As you can see, the chips are still in the panelized form, without their legs. The debug connector on top is connected to the programmer (see next picture), and a simple test program is loaded that flashes the 3 LEDs that are next to the programming connector. One mild disappointment is that the green LEDs are not as bright as the original prototypes. Between the building of the prototypes and the first batch, the manufacturer of the green LEDs discontinued the product. Because these LEDs are tiny (0402 package) there are very few options. I picked the one I thought was the best substitute, but did not get to try them in circuit. I will investigate if I can get it a bit brighter with a change of the series resistor. If it makes a significant improvement, then I will need to rework 200 OSHChip_V1.0 PCBs, replacing an 0402 resistor on each. If you have never tried replacing parts this size, let me tell you, it is really challenging! So after a bit more testing, the boards will go through a proprietary de-panelization process that leaves smooth edges on all 4 sides, and then they will go back to the EMS for final assembly of soldering in all the pins.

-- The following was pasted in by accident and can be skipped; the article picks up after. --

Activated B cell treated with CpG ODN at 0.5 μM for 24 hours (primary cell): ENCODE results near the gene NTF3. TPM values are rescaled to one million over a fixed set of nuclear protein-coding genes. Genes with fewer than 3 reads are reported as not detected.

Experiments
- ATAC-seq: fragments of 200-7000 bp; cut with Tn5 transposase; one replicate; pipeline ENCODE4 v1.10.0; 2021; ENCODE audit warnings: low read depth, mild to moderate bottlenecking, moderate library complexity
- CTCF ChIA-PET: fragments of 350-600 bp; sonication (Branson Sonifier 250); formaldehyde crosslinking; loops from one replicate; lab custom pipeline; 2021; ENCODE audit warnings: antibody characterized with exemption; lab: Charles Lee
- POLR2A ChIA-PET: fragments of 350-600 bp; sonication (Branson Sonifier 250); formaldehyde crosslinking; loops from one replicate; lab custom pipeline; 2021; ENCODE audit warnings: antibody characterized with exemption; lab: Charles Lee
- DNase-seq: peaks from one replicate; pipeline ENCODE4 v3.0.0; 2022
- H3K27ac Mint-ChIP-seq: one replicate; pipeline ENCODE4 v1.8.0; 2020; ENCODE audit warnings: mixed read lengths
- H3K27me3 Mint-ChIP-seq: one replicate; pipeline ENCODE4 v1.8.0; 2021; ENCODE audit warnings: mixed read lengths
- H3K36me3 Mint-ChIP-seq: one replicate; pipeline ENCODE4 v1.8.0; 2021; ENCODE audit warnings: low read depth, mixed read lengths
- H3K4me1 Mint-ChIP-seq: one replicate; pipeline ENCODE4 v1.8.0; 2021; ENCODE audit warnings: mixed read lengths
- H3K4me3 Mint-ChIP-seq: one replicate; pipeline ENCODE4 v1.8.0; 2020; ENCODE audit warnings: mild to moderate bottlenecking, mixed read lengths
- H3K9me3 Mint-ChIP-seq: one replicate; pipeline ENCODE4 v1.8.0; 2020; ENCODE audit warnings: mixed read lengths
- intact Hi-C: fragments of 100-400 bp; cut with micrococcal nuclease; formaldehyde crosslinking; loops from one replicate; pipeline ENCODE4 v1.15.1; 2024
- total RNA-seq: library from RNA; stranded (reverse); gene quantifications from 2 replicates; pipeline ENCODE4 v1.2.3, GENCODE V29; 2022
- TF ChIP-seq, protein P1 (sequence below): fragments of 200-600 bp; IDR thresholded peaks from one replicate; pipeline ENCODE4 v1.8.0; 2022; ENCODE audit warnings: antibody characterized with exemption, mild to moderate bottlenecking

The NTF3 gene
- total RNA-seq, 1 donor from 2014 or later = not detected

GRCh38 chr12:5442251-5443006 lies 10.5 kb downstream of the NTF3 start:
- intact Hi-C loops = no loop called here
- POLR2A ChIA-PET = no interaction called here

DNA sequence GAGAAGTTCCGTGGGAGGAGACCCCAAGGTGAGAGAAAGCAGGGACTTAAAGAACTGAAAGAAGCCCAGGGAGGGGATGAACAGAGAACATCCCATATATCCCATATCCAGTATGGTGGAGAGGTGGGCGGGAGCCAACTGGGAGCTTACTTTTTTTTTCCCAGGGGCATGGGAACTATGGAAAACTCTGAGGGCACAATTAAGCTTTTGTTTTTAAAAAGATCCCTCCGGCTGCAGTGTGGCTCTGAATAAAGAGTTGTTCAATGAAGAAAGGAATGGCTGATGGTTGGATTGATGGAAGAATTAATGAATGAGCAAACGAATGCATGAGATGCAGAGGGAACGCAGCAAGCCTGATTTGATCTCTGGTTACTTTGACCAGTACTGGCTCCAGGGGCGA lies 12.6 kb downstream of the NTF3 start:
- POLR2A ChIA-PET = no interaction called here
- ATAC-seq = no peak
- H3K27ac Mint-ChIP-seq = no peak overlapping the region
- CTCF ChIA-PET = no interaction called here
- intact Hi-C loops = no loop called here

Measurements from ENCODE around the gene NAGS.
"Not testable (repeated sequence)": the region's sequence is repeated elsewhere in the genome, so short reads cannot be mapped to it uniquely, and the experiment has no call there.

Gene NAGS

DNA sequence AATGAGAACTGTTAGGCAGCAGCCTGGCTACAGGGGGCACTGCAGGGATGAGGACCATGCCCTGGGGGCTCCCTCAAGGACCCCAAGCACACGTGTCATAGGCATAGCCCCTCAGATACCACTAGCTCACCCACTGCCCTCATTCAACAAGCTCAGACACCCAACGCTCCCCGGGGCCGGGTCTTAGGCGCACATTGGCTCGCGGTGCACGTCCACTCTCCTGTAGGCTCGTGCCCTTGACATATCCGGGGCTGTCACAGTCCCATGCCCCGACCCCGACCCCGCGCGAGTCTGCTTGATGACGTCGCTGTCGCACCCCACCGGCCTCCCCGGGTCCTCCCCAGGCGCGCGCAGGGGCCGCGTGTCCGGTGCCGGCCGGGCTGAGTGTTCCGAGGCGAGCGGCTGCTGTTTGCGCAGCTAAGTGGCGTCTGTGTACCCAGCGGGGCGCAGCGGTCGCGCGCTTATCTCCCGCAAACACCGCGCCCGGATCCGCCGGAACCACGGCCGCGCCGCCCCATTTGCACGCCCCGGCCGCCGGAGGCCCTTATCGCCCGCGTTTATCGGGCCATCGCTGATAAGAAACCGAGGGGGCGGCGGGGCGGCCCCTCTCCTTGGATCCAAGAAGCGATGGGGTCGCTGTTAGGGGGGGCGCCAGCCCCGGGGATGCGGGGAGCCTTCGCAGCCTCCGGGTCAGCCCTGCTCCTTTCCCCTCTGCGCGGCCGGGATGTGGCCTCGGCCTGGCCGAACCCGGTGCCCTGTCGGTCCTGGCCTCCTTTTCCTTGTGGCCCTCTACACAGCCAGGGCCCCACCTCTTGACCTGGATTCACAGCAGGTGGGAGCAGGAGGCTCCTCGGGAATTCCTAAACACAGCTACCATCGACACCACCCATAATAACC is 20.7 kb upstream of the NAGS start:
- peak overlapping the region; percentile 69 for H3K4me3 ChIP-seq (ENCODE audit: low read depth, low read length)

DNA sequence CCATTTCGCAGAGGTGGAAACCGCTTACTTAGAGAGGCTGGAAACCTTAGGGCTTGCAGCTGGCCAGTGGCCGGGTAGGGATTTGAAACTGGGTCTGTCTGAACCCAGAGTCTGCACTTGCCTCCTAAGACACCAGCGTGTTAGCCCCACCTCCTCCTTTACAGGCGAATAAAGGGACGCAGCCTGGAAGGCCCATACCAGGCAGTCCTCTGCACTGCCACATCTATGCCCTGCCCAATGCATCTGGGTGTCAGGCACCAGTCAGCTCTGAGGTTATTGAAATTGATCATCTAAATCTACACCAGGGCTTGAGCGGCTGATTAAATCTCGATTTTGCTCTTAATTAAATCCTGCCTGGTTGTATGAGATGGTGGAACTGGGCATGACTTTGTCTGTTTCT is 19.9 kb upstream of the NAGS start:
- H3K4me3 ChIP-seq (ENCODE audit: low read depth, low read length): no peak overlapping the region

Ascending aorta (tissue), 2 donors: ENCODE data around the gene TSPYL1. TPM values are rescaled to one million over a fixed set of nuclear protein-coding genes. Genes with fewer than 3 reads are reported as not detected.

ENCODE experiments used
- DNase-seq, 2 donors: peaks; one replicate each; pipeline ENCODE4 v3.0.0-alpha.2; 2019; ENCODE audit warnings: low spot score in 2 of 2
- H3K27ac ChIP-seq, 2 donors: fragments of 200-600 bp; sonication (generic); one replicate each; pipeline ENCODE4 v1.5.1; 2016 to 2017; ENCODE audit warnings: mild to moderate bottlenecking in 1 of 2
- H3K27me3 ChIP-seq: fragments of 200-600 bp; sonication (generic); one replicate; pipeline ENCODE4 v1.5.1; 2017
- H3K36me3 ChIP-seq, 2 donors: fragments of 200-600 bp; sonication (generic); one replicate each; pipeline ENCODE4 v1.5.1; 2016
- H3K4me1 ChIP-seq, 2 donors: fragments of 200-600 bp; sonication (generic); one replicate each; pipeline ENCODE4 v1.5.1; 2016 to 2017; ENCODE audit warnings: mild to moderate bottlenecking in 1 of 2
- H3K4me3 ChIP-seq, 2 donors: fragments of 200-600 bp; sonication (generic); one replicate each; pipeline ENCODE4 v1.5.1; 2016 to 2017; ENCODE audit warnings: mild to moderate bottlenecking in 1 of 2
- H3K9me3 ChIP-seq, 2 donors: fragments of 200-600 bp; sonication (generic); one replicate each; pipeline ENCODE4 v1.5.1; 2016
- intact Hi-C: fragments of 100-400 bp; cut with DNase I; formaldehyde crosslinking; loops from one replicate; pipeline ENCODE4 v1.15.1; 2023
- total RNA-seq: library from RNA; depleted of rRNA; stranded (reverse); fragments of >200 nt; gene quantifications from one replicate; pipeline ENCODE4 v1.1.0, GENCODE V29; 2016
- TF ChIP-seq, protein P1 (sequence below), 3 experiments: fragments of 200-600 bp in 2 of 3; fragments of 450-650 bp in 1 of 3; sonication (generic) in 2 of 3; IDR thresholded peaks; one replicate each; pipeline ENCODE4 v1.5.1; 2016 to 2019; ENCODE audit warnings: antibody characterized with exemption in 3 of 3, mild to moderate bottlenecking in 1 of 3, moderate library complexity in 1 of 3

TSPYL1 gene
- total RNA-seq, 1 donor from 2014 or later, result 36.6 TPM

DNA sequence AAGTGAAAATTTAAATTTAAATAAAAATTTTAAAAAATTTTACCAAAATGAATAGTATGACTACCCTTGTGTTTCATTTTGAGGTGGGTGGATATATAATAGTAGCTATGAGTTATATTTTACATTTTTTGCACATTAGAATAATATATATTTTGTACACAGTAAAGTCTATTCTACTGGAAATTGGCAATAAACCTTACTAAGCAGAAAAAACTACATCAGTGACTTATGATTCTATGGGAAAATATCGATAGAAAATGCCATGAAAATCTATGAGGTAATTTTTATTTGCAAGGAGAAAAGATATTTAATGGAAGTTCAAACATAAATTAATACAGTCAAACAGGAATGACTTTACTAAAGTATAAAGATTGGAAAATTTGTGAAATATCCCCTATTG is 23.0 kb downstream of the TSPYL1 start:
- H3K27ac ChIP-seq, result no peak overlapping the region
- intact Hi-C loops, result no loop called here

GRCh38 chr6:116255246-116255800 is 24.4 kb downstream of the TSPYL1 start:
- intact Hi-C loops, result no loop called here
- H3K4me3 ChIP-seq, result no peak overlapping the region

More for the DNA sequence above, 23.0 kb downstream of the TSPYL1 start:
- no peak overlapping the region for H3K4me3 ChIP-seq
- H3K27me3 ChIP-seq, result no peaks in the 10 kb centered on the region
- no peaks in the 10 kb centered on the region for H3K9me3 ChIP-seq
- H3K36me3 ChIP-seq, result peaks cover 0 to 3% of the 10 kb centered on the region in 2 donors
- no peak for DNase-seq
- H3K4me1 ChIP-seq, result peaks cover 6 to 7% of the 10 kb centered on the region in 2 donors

So this is the programmer that takes USB and provides 3 services:
- USB to CMSIS-DAP programming with a SWD connection to the target. Use this with the Keil IDE. This should be able to program any processor that the Keil IDE supports (there are hundreds) that can be programmed via SWD. There is also support for debugging with GCC's GDB debugger, via pyOCD
- USB MSD (Mass Storage Device), shows up like a USB memory stick/drive, named MBED. You can drag and drop .HEX files to this drive, and it will convert the file to the appropriate SWD pin wiggling and program a nRF51822 which is the processor on OSHChip_V1.0